Although Elizabeth intended to grant a charter, the document was only obtained in 1607. On 2 March of that year her successor, James I, sealed the charter, although the borough and its corporation had already been in existence for twenty-two years. The head of the corporation was the sovereign, fulfilling the role of a mayor. In addition to the sovereign, who was elected annually on the Feast of St Michael, the corporation consisted of twelve burgesses. The area of jurisdiction of the corporation was all land and sea within two Irish miles of the parish church. The borough also had an admiralty jurisdiction over Dingle, Ventry, Smerwick and Ferriter's Creek " as far as an arrow would fly".
The charter also created Dingle a parliamentary borough, or constituency, electing two members to the House of Commons of the Irish Parliament.
Dingle suffered greatly in the Nine Years' War and the Wars of the Three Kingdoms, being burnt or sacked on a number of occasions. The town started to recover in the eighteenth century, due to the efforts of the Fitzgerald family, Knights of Kerry, who established themselves at "The Grove" at this time. Robert Fitzgerald imported flax seed and by 1755 a flourishing linen industry had been established, with cloth worth £60,000 produced annually. The trade collapsed following the industrial production of cotton in Great Britain, and was virtually extinct by 1837. The town fell victim to a cholera plague in 1849.
Dingle is a major fishing port, and the industry dates back to about 1830. The 1870s saw major development, when "nobby" fleets from the Isle of Man came in search of mackerel. Lowestoft herring trawlers subsequently joined the fleet, allowing for a longer fishing season. The pier and maritime facilities were developed by the Congested Districts Board, and the arrival of rail transport in 1891 allowed for the transport of fish throughout the country, and a canning and curing industry developed.
There are a number of primary and secondary schools in Dingle, like Scoil An Ghleanna, Pobalscoil Chorca Dhuibhne - Post primary Community School, and Coláiste Íde Boarding School. Dingle as part of the Kerry gaeltacht would also host Irish School for students during the Summer. The Sacred Heart University, Connecticut, USA, has an Irish studies centre, in Dingle.
Dingle: Places of interest
Sráid na Trá / Quay Street, Dingle
The Oceanworld Aquarium in Dingle
Dingle's St. Mary's was a neo-Gothic church built to designs by J. J. McCarthy and O'Connell. The foundation stone was laid in 1862. It originally had a nave and aisles separated by arcades, supported on columns capped by octagonal tops. The arcades were demolished in one of the most radical reordering schemes to have been executed in Ireland. The project also saw the demolition of the exterior walls to below the original clerstory level, and, most notably, of the attic and upper ranges of the west elevation.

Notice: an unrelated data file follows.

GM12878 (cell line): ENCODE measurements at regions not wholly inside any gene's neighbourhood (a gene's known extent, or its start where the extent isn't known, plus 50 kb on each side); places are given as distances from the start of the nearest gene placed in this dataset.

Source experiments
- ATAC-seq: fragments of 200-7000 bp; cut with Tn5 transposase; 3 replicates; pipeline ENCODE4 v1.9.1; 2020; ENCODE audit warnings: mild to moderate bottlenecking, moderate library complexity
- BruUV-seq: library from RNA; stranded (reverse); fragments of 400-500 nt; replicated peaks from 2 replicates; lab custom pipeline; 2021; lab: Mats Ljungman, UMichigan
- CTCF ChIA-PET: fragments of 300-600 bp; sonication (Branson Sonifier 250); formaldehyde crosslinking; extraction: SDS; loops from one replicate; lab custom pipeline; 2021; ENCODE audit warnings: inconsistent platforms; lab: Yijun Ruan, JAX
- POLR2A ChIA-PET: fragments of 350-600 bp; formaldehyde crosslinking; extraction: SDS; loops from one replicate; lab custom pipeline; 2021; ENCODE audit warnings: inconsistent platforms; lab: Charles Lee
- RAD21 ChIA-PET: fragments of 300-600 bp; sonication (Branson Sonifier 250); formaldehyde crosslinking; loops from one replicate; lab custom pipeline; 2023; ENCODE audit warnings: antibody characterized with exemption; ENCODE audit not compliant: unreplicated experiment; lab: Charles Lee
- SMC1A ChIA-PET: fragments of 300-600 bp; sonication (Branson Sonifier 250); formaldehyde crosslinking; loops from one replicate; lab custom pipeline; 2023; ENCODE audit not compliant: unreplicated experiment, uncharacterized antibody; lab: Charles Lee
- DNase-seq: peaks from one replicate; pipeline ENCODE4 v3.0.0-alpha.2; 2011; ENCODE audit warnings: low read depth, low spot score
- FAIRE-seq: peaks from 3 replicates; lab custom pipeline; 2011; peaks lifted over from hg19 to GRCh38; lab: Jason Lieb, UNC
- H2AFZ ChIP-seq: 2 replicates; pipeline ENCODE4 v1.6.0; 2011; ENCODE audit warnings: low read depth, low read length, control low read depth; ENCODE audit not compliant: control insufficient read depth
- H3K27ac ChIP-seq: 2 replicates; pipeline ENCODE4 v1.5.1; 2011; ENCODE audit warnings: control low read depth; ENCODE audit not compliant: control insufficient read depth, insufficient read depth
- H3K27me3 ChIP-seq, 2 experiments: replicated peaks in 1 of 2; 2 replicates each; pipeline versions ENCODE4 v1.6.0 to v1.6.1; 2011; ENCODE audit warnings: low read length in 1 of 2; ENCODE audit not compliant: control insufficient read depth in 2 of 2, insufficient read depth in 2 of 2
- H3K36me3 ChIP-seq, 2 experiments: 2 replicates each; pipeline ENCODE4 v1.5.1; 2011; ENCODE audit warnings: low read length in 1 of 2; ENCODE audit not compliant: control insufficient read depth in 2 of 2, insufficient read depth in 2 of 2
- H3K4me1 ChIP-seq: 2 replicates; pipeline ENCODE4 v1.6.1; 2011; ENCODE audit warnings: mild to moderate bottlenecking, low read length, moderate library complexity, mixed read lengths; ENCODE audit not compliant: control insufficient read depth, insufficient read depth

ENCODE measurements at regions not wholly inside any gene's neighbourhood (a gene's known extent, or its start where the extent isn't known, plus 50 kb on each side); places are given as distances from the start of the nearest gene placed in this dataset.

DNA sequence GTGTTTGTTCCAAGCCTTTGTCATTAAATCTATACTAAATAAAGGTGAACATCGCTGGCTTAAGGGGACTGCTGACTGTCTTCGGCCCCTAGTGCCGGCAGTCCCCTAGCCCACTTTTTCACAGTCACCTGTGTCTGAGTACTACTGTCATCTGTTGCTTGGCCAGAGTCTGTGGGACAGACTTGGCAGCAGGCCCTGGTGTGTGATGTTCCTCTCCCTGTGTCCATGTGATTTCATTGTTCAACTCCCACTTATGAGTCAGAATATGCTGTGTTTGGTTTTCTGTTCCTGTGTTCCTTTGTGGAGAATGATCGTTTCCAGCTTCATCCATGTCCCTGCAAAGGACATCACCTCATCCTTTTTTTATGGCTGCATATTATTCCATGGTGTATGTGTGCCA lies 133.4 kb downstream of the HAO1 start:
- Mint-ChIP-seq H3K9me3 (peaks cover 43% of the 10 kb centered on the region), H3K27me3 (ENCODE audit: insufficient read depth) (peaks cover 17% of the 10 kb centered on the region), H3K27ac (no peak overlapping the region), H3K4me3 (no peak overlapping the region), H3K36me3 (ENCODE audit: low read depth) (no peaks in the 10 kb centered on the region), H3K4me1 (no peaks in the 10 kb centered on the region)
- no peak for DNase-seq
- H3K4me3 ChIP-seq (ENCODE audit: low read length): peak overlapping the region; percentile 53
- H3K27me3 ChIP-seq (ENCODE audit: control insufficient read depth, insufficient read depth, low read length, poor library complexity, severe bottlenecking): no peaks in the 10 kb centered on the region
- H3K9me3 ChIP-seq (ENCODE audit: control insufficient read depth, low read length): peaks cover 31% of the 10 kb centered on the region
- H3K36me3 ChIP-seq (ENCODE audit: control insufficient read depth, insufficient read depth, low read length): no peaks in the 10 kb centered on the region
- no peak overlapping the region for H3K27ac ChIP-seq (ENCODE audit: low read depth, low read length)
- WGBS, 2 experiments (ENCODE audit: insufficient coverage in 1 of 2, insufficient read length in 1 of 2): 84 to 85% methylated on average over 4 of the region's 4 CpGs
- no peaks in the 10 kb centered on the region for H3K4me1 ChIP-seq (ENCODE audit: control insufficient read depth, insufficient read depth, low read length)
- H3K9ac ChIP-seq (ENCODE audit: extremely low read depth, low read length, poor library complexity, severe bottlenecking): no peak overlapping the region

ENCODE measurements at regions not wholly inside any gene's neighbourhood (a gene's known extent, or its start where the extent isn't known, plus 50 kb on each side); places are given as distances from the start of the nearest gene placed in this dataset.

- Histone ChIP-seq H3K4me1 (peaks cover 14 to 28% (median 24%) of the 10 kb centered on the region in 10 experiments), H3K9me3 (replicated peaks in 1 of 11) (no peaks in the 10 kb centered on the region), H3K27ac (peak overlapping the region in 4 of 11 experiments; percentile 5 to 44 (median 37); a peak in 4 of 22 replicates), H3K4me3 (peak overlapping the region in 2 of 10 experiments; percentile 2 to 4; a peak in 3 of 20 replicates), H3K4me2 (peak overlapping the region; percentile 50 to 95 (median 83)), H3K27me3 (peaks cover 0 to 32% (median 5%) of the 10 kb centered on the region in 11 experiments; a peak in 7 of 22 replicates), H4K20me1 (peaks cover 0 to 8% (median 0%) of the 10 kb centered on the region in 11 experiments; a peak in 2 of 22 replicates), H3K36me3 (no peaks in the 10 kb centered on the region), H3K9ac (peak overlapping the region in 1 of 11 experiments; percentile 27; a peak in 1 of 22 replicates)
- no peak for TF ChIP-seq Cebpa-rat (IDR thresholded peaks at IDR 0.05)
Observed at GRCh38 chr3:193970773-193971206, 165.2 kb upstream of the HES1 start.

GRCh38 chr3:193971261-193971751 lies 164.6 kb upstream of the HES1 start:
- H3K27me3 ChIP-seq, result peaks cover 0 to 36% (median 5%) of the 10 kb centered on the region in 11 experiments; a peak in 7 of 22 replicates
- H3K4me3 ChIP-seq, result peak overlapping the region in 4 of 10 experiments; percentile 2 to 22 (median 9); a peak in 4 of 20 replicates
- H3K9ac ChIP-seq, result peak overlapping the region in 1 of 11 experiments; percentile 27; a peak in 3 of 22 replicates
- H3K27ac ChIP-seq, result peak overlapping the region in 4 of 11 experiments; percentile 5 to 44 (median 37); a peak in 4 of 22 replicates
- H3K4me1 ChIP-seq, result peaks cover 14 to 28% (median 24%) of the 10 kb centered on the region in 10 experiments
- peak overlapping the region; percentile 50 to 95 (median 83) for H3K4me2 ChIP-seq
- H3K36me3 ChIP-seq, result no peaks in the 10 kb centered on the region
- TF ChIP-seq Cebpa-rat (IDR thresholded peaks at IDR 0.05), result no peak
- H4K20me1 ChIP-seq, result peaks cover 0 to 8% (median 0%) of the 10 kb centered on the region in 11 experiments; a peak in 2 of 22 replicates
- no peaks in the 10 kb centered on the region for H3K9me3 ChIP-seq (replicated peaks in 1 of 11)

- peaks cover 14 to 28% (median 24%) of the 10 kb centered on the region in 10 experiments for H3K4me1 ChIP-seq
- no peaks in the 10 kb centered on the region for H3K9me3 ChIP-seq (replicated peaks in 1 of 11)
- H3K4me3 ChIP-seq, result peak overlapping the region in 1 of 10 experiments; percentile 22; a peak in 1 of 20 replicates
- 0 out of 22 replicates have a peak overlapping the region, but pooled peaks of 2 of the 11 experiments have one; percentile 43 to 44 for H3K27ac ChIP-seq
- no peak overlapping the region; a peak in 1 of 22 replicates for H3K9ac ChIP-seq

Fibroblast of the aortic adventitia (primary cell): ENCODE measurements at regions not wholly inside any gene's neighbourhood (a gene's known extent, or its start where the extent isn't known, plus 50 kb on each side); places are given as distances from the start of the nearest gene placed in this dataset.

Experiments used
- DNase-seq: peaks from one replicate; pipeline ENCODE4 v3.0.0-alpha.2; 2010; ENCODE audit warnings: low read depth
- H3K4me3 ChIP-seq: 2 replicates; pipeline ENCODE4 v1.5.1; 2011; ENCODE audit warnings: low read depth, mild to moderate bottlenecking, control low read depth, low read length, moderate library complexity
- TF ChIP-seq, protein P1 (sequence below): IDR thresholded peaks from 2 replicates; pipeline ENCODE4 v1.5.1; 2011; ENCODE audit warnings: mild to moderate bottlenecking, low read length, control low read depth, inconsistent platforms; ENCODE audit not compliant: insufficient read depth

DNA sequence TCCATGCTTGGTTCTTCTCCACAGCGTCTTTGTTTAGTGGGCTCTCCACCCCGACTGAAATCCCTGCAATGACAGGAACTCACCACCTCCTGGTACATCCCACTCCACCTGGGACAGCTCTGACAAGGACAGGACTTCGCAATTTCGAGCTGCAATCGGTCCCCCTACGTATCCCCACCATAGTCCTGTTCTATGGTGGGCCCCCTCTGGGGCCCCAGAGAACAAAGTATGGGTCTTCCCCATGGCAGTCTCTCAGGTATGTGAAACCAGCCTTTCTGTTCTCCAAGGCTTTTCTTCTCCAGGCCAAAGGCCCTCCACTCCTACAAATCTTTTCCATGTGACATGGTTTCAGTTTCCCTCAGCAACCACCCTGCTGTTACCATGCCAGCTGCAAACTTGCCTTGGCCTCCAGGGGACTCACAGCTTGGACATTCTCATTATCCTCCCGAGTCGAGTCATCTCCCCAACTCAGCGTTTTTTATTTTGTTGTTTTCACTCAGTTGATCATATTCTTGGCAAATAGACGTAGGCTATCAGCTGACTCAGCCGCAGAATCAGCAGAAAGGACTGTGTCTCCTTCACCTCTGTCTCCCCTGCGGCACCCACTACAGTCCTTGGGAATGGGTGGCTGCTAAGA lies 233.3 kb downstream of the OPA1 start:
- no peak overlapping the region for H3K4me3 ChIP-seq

There are many opportunities to hear traditional Irish music in the town, particularly during the summer tourist season. Dingle has a number of pubs as well as restaurants and cafes. There is also an aquarium, "Oceanworld Aquarium", in the town, which is home to a number of tropical, foreign and native animals, and a number of art and craft shops.
Dingle Distillery was launched in Dingle in 2012.
Gallaunmore, a standing stone and National Monument, lies 3 km (2 miles) to the east.
Dingle is home to the Dingle GAA club, which plays the popular traditional Irish game of Gaelic football. The most noted tournament in which Dingle competes is the Kerry Senior Football Championship. Cuman Rugbai Chorca Dhuibhne, the local rugby team, and Dingle Bay Rovers F.C. are based in the area.
Also from Dingle are Joe O'Toole, Senator, Pauline Scanlon, singer, and Joe Higgins T.D.
Walking on Cars band members are from Dingle
Dingle: Twin towns
County / District / Region / State
Originally twinned with
Dingle was formerly the western terminus of the narrow gauge Tralee and Dingle Light Railway.
The railway station opened on 1 April 1891, closed for passenger traffic on 17 April 1939 and for regular goods traffic on 10 March 1947, finally closing altogether on 1 July 1953, by which time a cattle train once per month was the sole operation.
Today, the closest train terminal in Tralee, with bus services operating from Tralee Bus and Rail Stations. In addition, bus services operate from Killarney Bus and Rail Stations to Dingle. The following bus routes serve Dingle:
Dingle to Killarney
Dingle to Tralee
Tralee - Kerry Airport - Killarney
Tralee - Castlegregory - Cloghane
Dingle - Ballyferriter - Dunquin - Ballydavid
Car Rental services are offered at primarily from Kerry Airport, with Avis, Budget, Hertz, Europcar, Car Rental Ireland and Dan Dooley operating services.
Spray-painted road sign
In 2005, Minister for Community, Rural and Gaeltacht Affairs Éamon Ó Cuív announced that anglicised place names (such as 'Dingle') of Gaeltacht towns and villages would no longer feature on official signposts, and only the Irish language names would appear. The English-language version of the town's name was thus officially dropped in early 2005, with the largely colloqial Irish name An Daingean being advanced.